Next week, we should reach the 1.000 mark.

On Friday, in the 100th anniversary exhibition of Friedrich Torberg in the Viennese Jewish Museum, I saw Torberg's own 1943 novel published by Pazifische Presse in Los Angeles. His copy is no. 100/500, while Mann's collection has no. 91. I wondered whether Mann would own a copy as Torberg had attacked Mann for not showing enough solidarity during the early 1930s.

I will probably take a break from entering Mann, as Prince Eugene's 0 copies vexes me.

jan 31, 2010, 5:21 pm

Nearly a year later, the 2.000 mark has been reached (60%).

Importing the records is tiresome, as all singletons have to be uncombined from themselves (due to LT's broken NEBIS import filter which inserts authority data into the author name) - seven additional clicks per record.

I am currently entering books published around 1921 with a huge number of translated Russian works (perhaps no wonder as Berlin hosted 350,000 Russian emigrants/refugees from the Russian Civil War at the time, among them one Vladimir Nabokov).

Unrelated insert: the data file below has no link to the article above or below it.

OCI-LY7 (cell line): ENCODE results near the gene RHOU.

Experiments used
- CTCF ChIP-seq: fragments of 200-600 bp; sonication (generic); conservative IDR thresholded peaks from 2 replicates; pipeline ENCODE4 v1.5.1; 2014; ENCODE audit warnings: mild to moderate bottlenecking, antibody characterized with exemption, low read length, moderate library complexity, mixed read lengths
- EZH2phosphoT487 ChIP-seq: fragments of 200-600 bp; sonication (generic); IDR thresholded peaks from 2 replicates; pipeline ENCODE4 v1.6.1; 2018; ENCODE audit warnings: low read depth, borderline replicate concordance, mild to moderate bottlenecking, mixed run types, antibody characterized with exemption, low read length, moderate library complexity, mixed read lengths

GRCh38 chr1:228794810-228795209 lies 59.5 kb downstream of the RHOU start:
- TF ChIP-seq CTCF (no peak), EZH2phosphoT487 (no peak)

dec 12, 2010, 11:33 am

Apart from the 61 titles that started the project, the library is now complete (apart from some necessary data clean-up). I have written to the Thomas Mann Archiv to ask whether they have now cataloged those 61 titles (which they had not, the last time I asked) and am eagerly awaiting their reply.

dec 14, 2010, 11:22 am

Hi jcbrunner & everyone else!

Just wanted to congratulate you on this fantastic effort. Thomas Mann was next to Nietzsche one of my late husband's favourite author and he surely would have loved to have had access to Thomas M's library list.

I mentioned on another post that part of my reason for adding Pekic to the LT was to add his library list to LT which unfortunately consists of roughly 4,000 titles....

dec 17, 2018, 1:22 pm

The Thomas Mann House has paired up with ABAA-members Brad and Jennifer Johnson of Johnson Rare Books & Archives in Covina, California, to recreate the author's personal library during the years he spent in California.

This informative video details the exciting project...

dec 17, 2018, 4:58 pm

>29 benjclark: That’s the job I would want if I were an antiquarian book dealer. Nice!

(And nearly ten years on, the penny has finally dropped about the comparison with Kafka in >24 jcbrunner:. Not vanity, but Mann had 30 years plus of publications to his credit by the time he got to California, while Kafka published virtually nothing in his lifetime. Duh!)